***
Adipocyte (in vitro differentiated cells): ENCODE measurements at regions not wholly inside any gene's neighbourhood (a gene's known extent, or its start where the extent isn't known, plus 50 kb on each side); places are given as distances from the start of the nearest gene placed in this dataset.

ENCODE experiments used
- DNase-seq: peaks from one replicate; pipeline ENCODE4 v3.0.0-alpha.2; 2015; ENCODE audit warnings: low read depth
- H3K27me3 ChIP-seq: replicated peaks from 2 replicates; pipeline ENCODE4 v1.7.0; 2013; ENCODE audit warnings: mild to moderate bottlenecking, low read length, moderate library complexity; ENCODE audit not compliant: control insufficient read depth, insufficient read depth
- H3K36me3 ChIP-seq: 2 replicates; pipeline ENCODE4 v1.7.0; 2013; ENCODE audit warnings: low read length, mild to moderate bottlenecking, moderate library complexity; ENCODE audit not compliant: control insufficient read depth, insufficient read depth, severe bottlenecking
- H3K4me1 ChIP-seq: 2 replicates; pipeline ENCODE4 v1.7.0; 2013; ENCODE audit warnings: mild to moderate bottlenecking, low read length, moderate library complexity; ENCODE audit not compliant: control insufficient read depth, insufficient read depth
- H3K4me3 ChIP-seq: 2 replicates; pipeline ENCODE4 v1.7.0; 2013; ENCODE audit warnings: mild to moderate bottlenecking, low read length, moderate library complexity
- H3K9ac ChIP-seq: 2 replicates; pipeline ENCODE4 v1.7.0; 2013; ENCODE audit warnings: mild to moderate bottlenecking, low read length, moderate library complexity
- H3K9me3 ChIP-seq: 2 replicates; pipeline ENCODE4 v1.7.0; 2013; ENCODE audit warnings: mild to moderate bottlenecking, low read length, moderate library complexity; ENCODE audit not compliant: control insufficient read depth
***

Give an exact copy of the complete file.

Adipocyte (in vitro differentiated cells): ENCODE measurements at regions not wholly inside any gene's neighbourhood (a gene's known extent, or its start where the extent isn't known, plus 50 kb on each side); places are given as distances from the start of the nearest gene placed in this dataset.

ENCODE experiments used
- DNase-seq: peaks from one replicate; pipeline ENCODE4 v3.0.0-alpha.2; 2015; ENCODE audit warnings: low read depth
- H3K27me3 ChIP-seq: replicated peaks from 2 replicates; pipeline ENCODE4 v1.7.0; 2013; ENCODE audit warnings: mild to moderate bottlenecking, low read length, moderate library complexity; ENCODE audit not compliant: control insufficient read depth, insufficient read depth
- H3K36me3 ChIP-seq: 2 replicates; pipeline ENCODE4 v1.7.0; 2013; ENCODE audit warnings: low read length, mild to moderate bottlenecking, moderate library complexity; ENCODE audit not compliant: control insufficient read depth, insufficient read depth, severe bottlenecking
- H3K4me1 ChIP-seq: 2 replicates; pipeline ENCODE4 v1.7.0; 2013; ENCODE audit warnings: mild to moderate bottlenecking, low read length, moderate library complexity; ENCODE audit not compliant: control insufficient read depth, insufficient read depth
- H3K4me3 ChIP-seq: 2 replicates; pipeline ENCODE4 v1.7.0; 2013; ENCODE audit warnings: mild to moderate bottlenecking, low read length, moderate library complexity
- H3K9ac ChIP-seq: 2 replicates; pipeline ENCODE4 v1.7.0; 2013; ENCODE audit warnings: mild to moderate bottlenecking, low read length, moderate library complexity
- H3K9me3 ChIP-seq: 2 replicates; pipeline ENCODE4 v1.7.0; 2013; ENCODE audit warnings: mild to moderate bottlenecking, low read length, moderate library complexity; ENCODE audit not compliant: control insufficient read depth